Gig Review: Valerian Swing + Rifkin Kazan @ Kalinka Club


Revelatory piece of news of the day: never get caffeine after midnight. Even if usually caffeine is not affecting you at all, just in case. Otherwise, do not complain if you are unable to sleep at 2am. Just killing time doing right now what I probably would have scheduled for some day in the future. This is going to be another of my unconventional gig reports. First of all, my main reason of complaint (driving home = reduced amount of alcohol), actually enabled me to be somehow completely lost in the music, and also having a couple of interesting chats. This is what I like the most about live music; it is about community, networking, drinking and meeting people with whom you share something. 

The gig at Kalinka started quite late, with the opener of Rifkin Kazan. The only way they can be described is the following: some gipsy punk, mixed with ska, schizophrenic rock and some noisier tunes. The songs themselves seem extemporaneous, lost in their chaotic flowing. Having seen them before, it is clear though that something is changed, the gypsy punk itself is alternated with some new vibe, like a swing/jazz background, or a prog rock moment (these two come from some songs in the debut album). After the quite amusing ‘Kebab’, which summarizes the attitude of the band itself to music (impulsive, ironic, direct), we can even forgive the singer for making up words.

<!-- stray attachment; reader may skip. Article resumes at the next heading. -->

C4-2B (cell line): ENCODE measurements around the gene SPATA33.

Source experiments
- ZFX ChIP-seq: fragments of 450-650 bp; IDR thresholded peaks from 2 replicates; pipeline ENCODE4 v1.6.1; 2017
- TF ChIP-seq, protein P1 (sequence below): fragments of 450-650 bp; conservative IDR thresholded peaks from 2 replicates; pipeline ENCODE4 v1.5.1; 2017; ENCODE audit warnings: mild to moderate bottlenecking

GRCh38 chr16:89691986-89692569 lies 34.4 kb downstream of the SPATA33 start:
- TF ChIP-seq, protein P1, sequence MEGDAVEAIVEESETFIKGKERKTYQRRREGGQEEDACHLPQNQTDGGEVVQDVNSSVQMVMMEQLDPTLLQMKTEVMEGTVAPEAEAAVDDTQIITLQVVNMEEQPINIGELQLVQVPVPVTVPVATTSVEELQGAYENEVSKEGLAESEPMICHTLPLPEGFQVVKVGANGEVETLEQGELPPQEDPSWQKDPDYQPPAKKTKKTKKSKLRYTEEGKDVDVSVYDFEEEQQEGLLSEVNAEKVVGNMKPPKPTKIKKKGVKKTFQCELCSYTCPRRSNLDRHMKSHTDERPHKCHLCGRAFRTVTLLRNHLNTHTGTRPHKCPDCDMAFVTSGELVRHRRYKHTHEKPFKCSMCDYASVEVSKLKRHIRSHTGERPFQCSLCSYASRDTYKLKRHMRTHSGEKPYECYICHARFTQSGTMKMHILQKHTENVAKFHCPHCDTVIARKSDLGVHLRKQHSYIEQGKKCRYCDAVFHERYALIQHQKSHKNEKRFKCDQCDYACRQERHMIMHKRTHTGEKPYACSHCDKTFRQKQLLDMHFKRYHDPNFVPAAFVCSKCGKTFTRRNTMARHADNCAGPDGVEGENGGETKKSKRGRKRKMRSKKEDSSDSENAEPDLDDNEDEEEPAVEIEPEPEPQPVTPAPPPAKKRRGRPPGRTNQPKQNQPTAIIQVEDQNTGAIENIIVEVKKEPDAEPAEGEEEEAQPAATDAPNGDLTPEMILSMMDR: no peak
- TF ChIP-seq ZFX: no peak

Coming to the main act, Valerian SwingHaving reviewed the album (‘A Sailor Lost Around The Earth’), I was aware of the complexity of their technique, and how it led to a intricate music which was far from easy to digest. This necessity of reordering the flow of their sound in some static tracks is avoided in the live experience, in which this trio completely baffled me. The chaos is somehow dominated, the fragmented interludes are now just part of a bigger plan, as if the pieces of a puzzle find their place in a noisy, neurotic, distorted and raging heavy post rock. An explosion of energy that cannot be stemmed and flows in front of the listener. The band itself moves on stage, jumps, climbs the amplifiers and screams. As my friend revelaed me, the band never repeats the same live outlines, every time they change something, from the distribution of the drums parts to the songs themselves. This is an evolution perpetuos you can only fully accept by behind in front of a stage, that’s why I am sharing a live video, just to prove I’m right.

It is 2.40 and it’s time to sleep now, so see you soon folks.

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